In the past, it was understandable that Audacity always lagged a bit as regards the latest technologies as it was just volunteer devs.
With the acquisition by Muse, I was hoping that they would throw money and resources at it to “speed” things up.
Don’t know what has happened but, I feel that the only changes that were made, did not address many shortcomings but instead
just added features that could have waited and many new bugs could have been avoided.
This is a huge pity as it has some great features and offers a simplicity over more traditional DAWs which often are not required.

Maybe I’m just being too pessimistic but I reckon the writing is on the wall.
I have already started modifying my workflow where I use a full featured DAW and use Audacity only when I require it’s unique features
such as Nyquist scripts/plugins or sample by sample “painting”. All my new plugins are used in the DAW itself and don’t have to worry
about them being compatible with Audacity.

Some DAWs will allow you to call Audacity as an external editor which makes passing clips back and forth a bit less tedious.

Where I can (and if technically possible) have also being slowly porting some Nyquist plugins to VSTs.
This then also adds the advantage of realtime “tweaking”.

In all digital media, there has been an exponential change and upgrading of technology in the past few years, and I fear that Audacity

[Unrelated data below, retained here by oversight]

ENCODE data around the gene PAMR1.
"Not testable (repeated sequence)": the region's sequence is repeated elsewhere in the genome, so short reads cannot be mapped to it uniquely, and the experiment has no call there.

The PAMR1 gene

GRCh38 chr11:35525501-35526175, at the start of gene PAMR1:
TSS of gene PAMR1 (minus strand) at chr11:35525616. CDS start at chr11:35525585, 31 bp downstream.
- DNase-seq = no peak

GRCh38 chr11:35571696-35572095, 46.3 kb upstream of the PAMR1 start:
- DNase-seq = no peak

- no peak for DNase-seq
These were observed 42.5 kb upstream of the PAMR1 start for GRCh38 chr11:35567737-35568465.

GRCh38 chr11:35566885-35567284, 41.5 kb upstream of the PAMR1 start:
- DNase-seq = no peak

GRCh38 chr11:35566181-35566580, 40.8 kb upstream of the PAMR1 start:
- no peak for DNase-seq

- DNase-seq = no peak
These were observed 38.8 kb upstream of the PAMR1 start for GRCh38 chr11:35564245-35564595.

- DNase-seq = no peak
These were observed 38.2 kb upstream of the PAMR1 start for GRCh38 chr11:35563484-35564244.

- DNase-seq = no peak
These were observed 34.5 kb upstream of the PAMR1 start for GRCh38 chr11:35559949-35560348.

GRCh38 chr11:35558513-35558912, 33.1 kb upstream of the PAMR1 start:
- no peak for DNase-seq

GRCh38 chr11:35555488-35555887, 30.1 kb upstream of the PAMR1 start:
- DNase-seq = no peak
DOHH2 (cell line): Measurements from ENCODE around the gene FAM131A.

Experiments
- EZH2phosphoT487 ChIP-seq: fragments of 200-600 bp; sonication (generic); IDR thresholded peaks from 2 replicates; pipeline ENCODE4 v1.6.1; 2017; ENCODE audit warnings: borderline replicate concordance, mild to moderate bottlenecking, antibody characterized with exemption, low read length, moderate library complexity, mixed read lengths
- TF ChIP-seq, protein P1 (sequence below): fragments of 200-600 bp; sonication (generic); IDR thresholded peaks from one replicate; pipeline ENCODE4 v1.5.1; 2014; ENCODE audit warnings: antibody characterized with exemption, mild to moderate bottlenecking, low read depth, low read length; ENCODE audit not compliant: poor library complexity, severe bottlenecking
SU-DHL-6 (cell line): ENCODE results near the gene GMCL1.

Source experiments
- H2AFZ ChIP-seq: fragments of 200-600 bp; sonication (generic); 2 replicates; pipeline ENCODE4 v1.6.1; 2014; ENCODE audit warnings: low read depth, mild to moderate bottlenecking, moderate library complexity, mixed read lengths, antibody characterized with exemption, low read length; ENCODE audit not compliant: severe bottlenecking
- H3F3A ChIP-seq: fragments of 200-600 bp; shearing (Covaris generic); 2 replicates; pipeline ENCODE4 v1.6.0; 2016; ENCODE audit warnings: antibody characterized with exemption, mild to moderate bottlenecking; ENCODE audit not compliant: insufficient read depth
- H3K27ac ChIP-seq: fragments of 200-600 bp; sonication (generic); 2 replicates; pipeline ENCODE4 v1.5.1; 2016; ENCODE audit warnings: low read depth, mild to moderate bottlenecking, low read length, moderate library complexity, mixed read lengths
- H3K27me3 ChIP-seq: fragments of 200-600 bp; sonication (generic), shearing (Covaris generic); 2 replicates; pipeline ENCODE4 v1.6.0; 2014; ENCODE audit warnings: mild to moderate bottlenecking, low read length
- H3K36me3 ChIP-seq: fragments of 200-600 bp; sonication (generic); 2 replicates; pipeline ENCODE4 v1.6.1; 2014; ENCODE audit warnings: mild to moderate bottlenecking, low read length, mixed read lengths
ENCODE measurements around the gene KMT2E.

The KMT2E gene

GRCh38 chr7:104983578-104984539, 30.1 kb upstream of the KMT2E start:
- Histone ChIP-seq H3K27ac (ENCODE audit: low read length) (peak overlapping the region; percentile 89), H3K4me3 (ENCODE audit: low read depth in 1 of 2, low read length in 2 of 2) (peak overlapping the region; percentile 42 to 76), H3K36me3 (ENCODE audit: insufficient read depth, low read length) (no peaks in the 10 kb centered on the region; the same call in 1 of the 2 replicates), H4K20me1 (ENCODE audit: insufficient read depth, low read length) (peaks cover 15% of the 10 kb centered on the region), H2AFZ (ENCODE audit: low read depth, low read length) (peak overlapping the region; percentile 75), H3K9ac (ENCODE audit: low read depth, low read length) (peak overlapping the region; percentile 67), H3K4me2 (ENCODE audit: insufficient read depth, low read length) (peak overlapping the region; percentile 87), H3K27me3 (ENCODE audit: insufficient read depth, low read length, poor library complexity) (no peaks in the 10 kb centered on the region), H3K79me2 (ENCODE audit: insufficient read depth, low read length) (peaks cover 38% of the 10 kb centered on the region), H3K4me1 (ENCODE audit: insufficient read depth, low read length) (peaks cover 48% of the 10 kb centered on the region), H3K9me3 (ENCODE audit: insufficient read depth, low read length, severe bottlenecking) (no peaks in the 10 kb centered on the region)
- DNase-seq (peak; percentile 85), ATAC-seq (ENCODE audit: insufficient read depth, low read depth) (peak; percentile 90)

is no where near where it should be, to take advantage of these new advancements.

Sorry if I sound too negative or if my post comes across as a rant, it’s not my intention.
I really like Audacity, have for many, many years, just not happy with the path it seems to be taking lately.

According to the commit logs, VST3 support has been added in the development version: https://github.com/audacity/audacity/commit/88d75d9213f511313a8e9f23120250aaae300eaf

There’s some pretty advanced work going on behind the scenes to integrate AI processing into Audacity. Some information here:

and some other interesting work:

and the current roadmap:

but, to be fair, it seems that most, if not all of those cases are linked to working on inappropriate data storage for an open database (such as cloud storage or network storage). The manual does talk about about best practices regarding working with the new format, but people rarely check in the manual.

The problem is that Muse have been bold (possibly overbold) in deciding that their first major change should be the additon of an effects stack per track which will permit real-time non-destructive editing with effects, something that has been the subject of many feature requests in the past.